Students should appreciate assembly speakers

Students+should+appreciate+assembly+speakers

Liliana Greyf

This Tuesday, the Upper Division (UD) watched Claudia Rankine present about her work and beliefs during the scheduled assembly period. It should not be shocking for Horace Mann students to learn that Rankine is regarded as one of the most talented and impactful writers of our time. Many have read her writing in their English classes, and most should at least know her name. Outside of this community, students given the chance to hear from someone as celebrated as Rankine would have been thrilled, elated. Somehow, we have allowed for this experience to become common and routine. 

The intellectual offerings of our assembly periods have been normalized, turned into something typical and boring. There was no excitement surrounding Rankine’s presentation. I did not hear any students’ discussion leading up to her visit. After the assembly, I felt inspired, energized, even changed — but I also felt dejected. I waited to engage in critical conversation in my classes, but most of my peers had nothing to say. I was under the impression that everyone had opened their screens to the webinar simply to be in attendance. I wondered how many students had really listened to the incredible things she had said.

Every other week, the school invites a speaker — a journalist, a lawyer, a poet, a photographer, or anyone else excited to present to the school — to speak to the UD for an hour. For most, these assemblies are not a compelling or exciting event. At 10 a.m., hundreds of us mope and meander our ways to Olshan Lobby, stopping to fling our backpacks in haphazard heaps and hide our silenced cell phones in our pockets. We sit through the announcements, mouth the alma mater, and clap when the period ends. We assume that what we are about to hear is in some way unimportant, unnecessary, or uninteresting. But this makes us ignorant and ungrateful. Few other schools have the opportunity to invite speakers such as the ones we hear from weekly. We take for granted one of the greatest privileges that this school has to offer.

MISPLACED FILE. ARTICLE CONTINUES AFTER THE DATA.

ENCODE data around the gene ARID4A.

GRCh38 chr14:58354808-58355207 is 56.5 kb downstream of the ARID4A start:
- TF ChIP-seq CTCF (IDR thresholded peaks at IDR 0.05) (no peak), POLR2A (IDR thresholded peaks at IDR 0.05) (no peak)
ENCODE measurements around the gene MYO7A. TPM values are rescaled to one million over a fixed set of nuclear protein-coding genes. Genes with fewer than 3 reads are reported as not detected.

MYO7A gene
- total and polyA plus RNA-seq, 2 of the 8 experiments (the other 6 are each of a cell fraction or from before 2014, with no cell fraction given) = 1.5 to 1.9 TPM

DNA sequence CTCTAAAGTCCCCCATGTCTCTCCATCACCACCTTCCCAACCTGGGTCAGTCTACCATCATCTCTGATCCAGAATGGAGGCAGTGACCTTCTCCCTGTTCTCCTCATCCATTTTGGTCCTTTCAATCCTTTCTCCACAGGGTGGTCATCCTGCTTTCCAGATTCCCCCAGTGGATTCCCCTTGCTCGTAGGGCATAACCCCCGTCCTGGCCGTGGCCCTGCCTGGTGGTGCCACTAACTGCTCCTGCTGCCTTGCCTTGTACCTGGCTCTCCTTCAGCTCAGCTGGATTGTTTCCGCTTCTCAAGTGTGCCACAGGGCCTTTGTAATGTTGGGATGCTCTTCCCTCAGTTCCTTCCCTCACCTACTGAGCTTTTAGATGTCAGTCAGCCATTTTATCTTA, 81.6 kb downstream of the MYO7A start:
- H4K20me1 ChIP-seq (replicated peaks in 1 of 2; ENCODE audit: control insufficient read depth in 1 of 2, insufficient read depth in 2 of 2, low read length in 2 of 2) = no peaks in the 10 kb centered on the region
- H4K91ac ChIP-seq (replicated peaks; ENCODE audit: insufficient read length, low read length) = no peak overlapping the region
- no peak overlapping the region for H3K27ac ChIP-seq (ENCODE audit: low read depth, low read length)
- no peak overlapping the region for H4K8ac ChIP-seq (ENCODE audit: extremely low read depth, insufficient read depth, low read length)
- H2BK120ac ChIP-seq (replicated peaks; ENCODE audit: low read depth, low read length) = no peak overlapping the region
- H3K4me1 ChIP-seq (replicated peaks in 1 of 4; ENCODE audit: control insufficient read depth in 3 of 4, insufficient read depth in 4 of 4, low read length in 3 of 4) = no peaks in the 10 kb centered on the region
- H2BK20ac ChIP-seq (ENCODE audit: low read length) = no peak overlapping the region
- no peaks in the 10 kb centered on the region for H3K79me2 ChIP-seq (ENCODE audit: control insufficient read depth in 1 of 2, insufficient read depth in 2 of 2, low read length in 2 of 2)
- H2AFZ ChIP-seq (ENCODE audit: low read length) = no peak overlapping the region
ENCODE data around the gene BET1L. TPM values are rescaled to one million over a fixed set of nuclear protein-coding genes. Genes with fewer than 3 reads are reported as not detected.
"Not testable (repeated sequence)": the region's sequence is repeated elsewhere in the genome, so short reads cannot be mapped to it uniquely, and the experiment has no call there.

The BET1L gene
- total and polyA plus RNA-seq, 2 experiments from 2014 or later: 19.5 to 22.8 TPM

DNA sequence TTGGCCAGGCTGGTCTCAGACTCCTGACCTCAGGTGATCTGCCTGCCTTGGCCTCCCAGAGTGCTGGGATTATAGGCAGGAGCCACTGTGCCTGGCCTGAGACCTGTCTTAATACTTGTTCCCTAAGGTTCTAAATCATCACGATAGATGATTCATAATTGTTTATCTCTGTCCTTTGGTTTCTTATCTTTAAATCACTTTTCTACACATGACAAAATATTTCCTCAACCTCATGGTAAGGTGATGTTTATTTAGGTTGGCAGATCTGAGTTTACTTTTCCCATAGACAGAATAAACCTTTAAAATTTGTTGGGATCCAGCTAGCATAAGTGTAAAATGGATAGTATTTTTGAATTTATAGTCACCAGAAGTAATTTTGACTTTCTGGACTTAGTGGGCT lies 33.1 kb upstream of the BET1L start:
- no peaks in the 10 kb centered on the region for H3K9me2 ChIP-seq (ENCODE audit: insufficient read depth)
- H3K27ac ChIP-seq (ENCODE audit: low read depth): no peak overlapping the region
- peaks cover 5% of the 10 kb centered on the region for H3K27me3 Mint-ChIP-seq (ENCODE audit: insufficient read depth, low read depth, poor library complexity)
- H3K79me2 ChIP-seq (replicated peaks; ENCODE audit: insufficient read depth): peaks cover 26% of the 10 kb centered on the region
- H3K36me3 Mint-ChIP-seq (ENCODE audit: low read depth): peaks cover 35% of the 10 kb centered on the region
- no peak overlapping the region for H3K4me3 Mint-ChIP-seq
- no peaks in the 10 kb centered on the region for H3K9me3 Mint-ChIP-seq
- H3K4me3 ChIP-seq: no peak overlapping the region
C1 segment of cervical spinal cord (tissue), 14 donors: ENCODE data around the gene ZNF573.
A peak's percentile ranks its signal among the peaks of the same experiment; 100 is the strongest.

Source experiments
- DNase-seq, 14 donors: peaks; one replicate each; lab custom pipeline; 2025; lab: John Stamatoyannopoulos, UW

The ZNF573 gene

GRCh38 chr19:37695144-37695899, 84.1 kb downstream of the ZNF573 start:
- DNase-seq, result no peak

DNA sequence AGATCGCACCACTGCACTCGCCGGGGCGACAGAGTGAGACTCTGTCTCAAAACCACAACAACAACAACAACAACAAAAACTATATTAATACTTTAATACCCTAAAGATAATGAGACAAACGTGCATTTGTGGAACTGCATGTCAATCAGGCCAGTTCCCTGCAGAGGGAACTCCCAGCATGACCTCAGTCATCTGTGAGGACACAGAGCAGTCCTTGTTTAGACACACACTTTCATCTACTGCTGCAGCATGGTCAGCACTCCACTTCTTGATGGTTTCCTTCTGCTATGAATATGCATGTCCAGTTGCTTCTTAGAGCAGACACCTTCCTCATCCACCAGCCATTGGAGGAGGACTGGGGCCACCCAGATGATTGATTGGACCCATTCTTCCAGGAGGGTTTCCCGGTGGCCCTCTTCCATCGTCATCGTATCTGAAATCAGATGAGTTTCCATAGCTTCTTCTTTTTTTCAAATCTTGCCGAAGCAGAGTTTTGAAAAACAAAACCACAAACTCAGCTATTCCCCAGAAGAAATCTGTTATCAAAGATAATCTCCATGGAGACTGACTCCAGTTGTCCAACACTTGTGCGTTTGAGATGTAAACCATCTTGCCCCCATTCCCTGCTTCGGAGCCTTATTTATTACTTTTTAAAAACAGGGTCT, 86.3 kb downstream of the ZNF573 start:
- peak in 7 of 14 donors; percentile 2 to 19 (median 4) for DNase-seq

I do not mean to say that the high school collectively zones out during each of these assemblies, nor do I believe that we as a whole are ungrateful for the speakers we hear from. Still, there exists a culture at this school to denounce anything that could be widely educational or beneficial if it comes in the form of a lecture. We have come to believe that if it is presented in this format, it is no longer of use to us.

Assemblies are one of the few parts of our student lives that are left ungraded; they do not exist as a form of evaluation. The nature of this experience leads us to believe that it is insignificant — since it does not affect our academic performance, it can be missed. I do not propose that we change the rules of our assembly periods — I don’t think that every part of our high school experience should be assessed. Yet, I cannot help but think that if we were to be tested on what we learned in assemblies, audience members would be much more engaged. We seem unable to appreciate what does not change our report cards.

In this school year alone, the high school has had the chance to hear from numerous presenters, all of whom have had their own lessons to bring to the community. Flo Ngala ‘13 displayed more than the beauty of her photography; she showed Horace Mann students that they can use their creativity throughout the rest of their lives. Wesley Caines not only discussed the impacts of criminal justice reform; he also worked to change current perceptions of the justice system. David Leonhardt ‘90 explained the fundamental statistics of the election, and Chidi Akusobi ‘08 spoke about the social determinants and impacts of health. Yet, the assemblies we experience are never mentioned after they are finished. Not enough of the student body appreciates what each guest speaker has to offer.

Now, in the midst of online learning, this problem has only worsened. Those who used to spend half of C-period sitting on the floor of the bathroom can now turn their cameras off and make breakfast. Those who would close their eyes until tapped on the shoulder by their advisor can sleep unperturbed in their beds. 

I do not want to sound accusatory. I know that we are all tired, and we all need breaks. But that rest should be found at a time that is not designated for education and activism. Assemblies may not affect our college applications, but they can have a profound impact on our educational experiences. We must learn to put this ingrained indifference aside. Assemblies could — and should — be a time for Horace Mann students to hear, process, learn, and grow.